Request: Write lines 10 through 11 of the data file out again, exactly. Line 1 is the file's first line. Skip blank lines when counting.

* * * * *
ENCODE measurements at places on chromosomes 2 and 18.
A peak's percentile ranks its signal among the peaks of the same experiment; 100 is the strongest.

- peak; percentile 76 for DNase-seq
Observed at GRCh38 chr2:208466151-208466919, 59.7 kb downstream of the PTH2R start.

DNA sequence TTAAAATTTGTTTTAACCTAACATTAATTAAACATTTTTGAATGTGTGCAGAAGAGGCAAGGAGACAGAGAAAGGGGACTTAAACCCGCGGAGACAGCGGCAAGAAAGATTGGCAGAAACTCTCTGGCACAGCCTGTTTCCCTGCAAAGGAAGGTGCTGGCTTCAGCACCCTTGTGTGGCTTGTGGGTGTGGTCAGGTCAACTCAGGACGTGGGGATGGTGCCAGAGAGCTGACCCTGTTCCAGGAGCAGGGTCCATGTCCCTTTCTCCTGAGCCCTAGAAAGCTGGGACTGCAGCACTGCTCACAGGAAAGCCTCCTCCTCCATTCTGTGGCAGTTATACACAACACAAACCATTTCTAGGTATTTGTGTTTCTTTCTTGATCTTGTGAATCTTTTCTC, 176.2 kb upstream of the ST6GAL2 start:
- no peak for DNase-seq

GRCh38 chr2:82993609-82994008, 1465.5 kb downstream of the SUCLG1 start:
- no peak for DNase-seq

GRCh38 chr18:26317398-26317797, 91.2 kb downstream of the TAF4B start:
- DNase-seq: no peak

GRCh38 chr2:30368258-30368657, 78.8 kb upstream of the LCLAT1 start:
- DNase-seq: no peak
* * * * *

- DNase-seq: no peak

GRCh38 chr2:30368258-30368657, 78.8 kb upstream of the LCLAT1 start: